The Civil Court in its constitutional jurisdiction is to consider an application by former John Dalli canvasser Silvio Zammit claiming that his rights were breached in the compilation of evidence in a case where is is accused of requesting €60 million from a Swedish company to influence changes to an EU tobacco directive while Mr Dalli was EU health commissioner.

Magistrate Anthony Vella this morning accepted a request by Mr Zammit to refer to a Constitutional court the issue of whether or not the prosecution's insistence on summoning an uncooperative foreign witness to testify had breached hsi rights.

Mr Zammit filed the application last month, complaining that his case has been unnecessarily drawn out by the prosecution's refusal to declare its evidence closed.

The compilation of evidence against Mr Zammit started four years ago.

Mr Zammit said in his application that prosecuting officer Jonathan Ferris had declared that the only remaining witness Inge Delfosse was refusing to travel to Malta and testify as she risked incriminating herself.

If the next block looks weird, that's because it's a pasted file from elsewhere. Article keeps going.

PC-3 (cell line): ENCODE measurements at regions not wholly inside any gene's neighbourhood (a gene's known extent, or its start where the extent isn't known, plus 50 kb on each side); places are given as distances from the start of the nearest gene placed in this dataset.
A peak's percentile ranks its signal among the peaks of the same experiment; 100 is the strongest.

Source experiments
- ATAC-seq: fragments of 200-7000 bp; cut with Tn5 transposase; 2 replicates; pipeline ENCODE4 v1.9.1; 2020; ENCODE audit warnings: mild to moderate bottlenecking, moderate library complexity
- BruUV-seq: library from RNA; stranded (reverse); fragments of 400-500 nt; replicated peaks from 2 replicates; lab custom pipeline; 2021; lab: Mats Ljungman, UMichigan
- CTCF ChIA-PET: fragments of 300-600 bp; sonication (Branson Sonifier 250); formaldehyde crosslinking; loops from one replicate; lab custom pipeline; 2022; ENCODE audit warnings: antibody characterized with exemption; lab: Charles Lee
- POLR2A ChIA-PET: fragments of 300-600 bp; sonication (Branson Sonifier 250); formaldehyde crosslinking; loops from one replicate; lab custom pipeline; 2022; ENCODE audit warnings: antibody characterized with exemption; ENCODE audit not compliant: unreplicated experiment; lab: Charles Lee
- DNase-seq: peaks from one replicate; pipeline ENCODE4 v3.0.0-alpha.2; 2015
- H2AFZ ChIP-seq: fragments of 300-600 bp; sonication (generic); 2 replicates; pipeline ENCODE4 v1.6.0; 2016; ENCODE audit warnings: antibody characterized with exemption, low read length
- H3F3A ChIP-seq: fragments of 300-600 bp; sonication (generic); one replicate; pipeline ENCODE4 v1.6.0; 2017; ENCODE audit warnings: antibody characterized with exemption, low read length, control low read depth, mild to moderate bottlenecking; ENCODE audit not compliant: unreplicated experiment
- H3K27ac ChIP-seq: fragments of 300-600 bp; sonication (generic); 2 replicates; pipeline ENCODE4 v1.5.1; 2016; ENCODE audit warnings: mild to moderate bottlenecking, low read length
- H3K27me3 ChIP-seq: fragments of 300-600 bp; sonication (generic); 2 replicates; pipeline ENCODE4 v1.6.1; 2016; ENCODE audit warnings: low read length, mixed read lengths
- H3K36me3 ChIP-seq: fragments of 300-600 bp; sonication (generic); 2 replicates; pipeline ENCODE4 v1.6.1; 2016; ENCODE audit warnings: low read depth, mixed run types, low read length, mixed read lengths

Ms Delfosse was an employee with snus producer Swedish Match. She was the person who allegedly spoke to Mr Zammit about the possibility of a meeting with former EU commissioner Dalli in the hope of securing changes to a proposed tobacco directive. 

Mr Zammit said that because of her refusal to travel to Malta, the Attorney General could not declare his evidence closed, nor could the case proceed to trial.

Mr Zammit’s lawyers Edward Gatt and Kris Busietta argued that this was a breach of his right to a fair hearing.

The Attorney General realistically had no other option but to declare the evidence closed, the lawyers argued. 

They said the fact that the Attorney General had refused an invitation to do so by the Court of Magistrates was a challenge to the authority of that court. 

In a decree following that application, Magistrate Vella referred the question of the breach of human rights to the First Hall of the Civil Court in its Constitutional jurisdiction.


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